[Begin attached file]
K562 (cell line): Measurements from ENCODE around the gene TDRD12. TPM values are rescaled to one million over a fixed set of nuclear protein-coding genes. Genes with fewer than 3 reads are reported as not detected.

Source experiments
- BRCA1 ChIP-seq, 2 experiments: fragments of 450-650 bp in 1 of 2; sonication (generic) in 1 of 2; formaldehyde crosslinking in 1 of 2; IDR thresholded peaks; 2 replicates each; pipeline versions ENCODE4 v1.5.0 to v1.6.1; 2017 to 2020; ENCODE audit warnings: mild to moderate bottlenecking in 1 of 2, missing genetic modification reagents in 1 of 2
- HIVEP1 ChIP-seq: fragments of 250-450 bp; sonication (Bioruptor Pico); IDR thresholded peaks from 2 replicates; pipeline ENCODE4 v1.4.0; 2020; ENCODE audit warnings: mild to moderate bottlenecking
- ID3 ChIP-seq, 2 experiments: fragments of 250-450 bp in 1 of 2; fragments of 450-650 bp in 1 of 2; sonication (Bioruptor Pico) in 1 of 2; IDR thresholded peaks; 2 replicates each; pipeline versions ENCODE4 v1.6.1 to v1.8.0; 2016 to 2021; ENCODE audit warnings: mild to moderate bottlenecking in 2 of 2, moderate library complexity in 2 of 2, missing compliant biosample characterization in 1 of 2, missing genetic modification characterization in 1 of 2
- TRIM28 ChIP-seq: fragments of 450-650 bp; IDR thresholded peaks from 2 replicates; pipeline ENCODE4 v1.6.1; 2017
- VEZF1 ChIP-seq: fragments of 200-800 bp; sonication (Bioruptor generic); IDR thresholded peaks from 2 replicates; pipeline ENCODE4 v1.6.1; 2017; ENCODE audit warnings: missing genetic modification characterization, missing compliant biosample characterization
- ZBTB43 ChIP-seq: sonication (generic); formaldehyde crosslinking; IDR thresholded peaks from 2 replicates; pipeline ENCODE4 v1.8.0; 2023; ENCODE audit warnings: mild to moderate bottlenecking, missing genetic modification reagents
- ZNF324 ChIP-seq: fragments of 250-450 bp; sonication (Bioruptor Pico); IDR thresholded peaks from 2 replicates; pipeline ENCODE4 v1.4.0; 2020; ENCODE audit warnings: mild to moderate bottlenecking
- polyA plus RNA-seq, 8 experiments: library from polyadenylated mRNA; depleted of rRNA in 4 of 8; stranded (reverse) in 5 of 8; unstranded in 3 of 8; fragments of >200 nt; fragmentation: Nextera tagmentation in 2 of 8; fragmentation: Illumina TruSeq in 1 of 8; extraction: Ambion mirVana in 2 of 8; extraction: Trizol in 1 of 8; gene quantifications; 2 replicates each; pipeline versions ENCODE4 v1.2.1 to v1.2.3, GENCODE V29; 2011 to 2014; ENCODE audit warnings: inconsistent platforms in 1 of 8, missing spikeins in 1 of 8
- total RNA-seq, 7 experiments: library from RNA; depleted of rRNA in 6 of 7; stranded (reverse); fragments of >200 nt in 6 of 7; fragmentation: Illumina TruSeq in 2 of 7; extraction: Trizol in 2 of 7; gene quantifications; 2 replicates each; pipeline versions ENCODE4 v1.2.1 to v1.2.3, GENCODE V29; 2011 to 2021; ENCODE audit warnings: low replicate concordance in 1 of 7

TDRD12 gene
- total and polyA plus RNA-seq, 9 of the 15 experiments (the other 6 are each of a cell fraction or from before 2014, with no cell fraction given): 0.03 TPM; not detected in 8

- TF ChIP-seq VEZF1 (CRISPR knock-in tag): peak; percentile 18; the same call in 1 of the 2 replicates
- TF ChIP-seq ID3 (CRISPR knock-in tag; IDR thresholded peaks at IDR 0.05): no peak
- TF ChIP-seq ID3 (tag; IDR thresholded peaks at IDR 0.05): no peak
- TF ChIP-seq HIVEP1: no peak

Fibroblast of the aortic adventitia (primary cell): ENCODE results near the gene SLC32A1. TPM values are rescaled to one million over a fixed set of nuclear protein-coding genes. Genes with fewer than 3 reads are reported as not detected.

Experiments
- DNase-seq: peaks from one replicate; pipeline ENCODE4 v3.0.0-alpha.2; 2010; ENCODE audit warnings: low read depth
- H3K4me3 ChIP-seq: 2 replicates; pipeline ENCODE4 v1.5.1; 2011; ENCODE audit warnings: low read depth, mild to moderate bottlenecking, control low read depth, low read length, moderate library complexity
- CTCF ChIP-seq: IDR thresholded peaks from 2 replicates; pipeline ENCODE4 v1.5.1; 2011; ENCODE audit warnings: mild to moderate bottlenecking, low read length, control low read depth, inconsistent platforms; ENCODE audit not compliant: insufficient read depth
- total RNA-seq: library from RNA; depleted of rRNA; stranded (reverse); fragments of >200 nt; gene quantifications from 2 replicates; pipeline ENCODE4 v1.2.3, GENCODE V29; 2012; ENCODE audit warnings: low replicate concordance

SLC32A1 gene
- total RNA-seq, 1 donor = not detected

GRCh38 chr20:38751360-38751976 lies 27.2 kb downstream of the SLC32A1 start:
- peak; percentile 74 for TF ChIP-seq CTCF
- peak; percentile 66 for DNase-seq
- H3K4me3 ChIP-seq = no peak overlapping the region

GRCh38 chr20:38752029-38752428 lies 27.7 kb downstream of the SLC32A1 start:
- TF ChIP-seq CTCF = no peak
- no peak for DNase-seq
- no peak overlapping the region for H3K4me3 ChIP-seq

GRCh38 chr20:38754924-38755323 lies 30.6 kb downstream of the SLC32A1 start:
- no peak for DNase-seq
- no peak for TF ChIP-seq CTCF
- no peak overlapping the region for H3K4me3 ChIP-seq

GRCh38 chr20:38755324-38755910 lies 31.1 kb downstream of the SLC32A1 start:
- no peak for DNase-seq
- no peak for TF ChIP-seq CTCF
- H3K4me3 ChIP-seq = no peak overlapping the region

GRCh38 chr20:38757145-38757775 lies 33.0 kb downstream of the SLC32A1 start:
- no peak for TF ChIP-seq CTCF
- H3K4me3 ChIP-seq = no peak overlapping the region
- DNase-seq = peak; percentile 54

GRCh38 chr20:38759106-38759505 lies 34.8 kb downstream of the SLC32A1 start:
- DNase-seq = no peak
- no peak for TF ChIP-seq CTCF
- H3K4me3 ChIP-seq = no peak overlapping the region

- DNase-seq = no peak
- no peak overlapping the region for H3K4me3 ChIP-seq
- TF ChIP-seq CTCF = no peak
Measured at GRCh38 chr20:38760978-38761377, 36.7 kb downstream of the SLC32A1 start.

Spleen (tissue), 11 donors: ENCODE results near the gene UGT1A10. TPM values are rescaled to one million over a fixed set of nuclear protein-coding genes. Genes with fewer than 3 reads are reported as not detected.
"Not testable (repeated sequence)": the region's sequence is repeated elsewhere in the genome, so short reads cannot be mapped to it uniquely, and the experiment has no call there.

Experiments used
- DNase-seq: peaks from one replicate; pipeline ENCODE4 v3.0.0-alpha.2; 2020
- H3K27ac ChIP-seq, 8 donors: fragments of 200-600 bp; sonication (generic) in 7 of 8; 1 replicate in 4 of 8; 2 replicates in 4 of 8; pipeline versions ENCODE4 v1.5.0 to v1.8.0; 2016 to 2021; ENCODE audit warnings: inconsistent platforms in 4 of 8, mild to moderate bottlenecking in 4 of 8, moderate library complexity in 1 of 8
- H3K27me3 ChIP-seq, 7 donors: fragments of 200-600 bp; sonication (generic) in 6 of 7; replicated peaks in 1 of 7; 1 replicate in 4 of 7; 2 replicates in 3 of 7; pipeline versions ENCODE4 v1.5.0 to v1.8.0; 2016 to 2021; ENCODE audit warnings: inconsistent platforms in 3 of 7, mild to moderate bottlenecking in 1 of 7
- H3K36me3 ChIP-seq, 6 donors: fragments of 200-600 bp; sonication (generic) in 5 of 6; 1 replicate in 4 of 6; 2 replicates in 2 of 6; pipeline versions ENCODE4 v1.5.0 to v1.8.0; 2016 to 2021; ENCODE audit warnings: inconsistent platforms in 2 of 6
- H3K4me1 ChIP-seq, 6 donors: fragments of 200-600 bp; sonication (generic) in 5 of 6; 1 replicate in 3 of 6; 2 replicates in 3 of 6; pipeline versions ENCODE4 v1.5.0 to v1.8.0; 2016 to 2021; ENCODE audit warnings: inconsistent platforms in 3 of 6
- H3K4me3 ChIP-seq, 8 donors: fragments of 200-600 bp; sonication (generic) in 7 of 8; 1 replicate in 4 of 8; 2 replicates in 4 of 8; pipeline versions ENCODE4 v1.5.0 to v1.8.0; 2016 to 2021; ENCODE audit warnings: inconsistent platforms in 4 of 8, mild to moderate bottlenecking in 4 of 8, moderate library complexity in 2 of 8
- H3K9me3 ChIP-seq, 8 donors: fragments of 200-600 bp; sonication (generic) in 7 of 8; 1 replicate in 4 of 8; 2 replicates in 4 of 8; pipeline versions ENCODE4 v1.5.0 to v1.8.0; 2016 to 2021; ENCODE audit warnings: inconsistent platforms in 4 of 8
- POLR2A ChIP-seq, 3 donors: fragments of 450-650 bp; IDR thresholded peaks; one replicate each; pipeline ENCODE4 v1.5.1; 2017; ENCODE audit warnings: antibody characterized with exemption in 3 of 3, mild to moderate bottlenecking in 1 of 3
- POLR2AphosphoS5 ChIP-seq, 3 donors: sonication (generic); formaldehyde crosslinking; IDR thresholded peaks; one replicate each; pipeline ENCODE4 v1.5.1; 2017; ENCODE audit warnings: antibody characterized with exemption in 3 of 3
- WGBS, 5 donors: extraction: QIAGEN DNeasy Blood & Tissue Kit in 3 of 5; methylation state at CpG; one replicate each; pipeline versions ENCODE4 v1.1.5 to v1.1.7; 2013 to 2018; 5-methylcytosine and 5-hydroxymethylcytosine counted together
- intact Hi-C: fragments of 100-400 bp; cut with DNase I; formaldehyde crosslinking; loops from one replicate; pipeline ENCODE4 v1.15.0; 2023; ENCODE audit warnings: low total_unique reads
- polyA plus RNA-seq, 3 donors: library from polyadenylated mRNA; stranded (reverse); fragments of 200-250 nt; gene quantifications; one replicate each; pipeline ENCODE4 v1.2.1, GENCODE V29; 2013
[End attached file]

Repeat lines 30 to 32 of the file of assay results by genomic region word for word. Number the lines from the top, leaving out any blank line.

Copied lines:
GRCh38 chr20:38752029-38752428 lies 27.7 kb downstream of the SLC32A1 start:
- TF ChIP-seq CTCF = no peak
- no peak for DNase-seq